Centre for Biomedicine, Self and Society

Addiction and Disease Problematisation

A Beyond Global Perspective

Reiko Kanazawa, Beyond Global Postdoc

image of experiment results
Figure 1: Results from animal testing on a synthetic painkiller ‘Spa’ monopolized by Santen Pharmaceuticals in 1960 showed no conclusive evidence of relief from ‘abstinence syndrome’. In addition, reported cases of abuse in Japan declined by the mid-1960s. Therefore, WHO did not recommend Spa as a substance requiring control.

If concepts of disease and health are fluid, how arbitrary are their responses? In light of recent debates on punitive responses to opioid over-prescription and addiction, my project on the intersection of international drug control and global health investigates this very question. From a global health governance perspective, when does addiction start being considered a disease: in other words, an actionable point of intervention for international and national bureaucracies? My work so far has found that for a multilateral health agency like WHO, conceptualising and responding to addiction as a disease is often limited by external factors, particularly institutional politics and bureaucratic boundaries. 

For instance, WHO was aware quite early in the post-war drug control regime that medicines could simultaneously be official prescription pain relief, sources of addiction and treatments for narcotic addiction. Indeed, as Figure 1 shows, WHO would test synthetic substances for evidence both of producing dependence behaviours and providing withdrawal relief. However, despite its health mandate, the agency was limited because it had to bridge member countries with very different attitudes and approaches to addiction.

Manufacturing nations ensured domestic pharmaceutical operations were not governed by any international authority. Even so, only some had achieved significant levels of bureaucratic interconnectivity between health bureaucracies, law enforcement and pharmaceutical companies, for instance Japan which requested WHO regulate ‘Spa’ in 1960 (Figure 1). In this case, WHO’s only role was to consider whether the substance required scheduling in international drug conventions.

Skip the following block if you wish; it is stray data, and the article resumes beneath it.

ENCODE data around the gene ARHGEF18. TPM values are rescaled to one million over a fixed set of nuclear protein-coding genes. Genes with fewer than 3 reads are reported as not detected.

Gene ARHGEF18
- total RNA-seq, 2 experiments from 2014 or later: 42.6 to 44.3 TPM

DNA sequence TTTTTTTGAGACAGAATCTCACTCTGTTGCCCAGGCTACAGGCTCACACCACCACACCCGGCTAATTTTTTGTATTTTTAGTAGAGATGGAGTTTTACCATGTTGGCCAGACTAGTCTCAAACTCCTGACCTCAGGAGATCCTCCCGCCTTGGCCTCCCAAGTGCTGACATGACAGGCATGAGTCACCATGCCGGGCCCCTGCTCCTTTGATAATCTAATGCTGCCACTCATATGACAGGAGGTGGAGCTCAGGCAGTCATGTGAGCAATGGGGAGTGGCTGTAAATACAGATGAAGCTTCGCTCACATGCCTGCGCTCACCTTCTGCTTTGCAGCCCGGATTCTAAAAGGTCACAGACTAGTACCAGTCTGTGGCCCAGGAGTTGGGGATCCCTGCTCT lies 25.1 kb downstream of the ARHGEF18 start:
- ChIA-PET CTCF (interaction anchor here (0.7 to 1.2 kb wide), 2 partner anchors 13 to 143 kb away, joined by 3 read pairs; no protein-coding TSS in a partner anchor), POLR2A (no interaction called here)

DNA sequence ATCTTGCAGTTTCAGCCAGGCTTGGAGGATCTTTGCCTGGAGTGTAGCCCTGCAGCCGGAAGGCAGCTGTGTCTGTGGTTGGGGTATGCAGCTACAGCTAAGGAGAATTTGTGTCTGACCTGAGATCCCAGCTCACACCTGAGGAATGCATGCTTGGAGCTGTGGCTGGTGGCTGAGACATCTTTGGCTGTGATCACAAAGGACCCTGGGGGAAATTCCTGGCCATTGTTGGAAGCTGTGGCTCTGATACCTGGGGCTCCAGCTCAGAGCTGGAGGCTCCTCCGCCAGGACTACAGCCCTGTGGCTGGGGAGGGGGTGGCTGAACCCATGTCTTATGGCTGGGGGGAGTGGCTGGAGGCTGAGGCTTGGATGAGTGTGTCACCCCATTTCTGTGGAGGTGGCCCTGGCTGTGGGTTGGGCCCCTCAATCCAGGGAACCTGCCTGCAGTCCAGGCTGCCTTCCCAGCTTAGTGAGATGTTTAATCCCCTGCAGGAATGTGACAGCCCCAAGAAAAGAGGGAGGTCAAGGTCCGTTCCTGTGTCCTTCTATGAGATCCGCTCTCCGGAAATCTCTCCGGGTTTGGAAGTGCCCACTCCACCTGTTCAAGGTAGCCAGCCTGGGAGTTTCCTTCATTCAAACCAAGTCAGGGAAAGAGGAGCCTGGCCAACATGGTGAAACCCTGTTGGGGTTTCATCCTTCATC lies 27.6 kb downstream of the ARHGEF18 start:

In other cases, countries requested WHO’s support to document the scale of addiction problems: in other words, WHO became the first agency to ‘discover’ addiction in that context. Thus, in its field investigations, WHO would have to interview health officials and practitioners directly to get a general statistical grasp, rather than narcotics branches or other bureaucracies insisting there was no significant problem.

What does this mean for conceptualising ‘disease’ and ‘health’ from a global health governance perspective? I tentatively argue that international agencies frame a phenomenon as ‘disease’ only when it becomes overwhelmingly evident that a healing action is more efficient and productive: a kind of debt cancellation or collective social catharsis. ‘Disease’ and ‘health’ also provide a language with which to conceptualise the point and mode of an actionable intervention. At the same time, framing addiction as a disease must be a last resort, because it requires an international agency acknowledging the failures of country governments.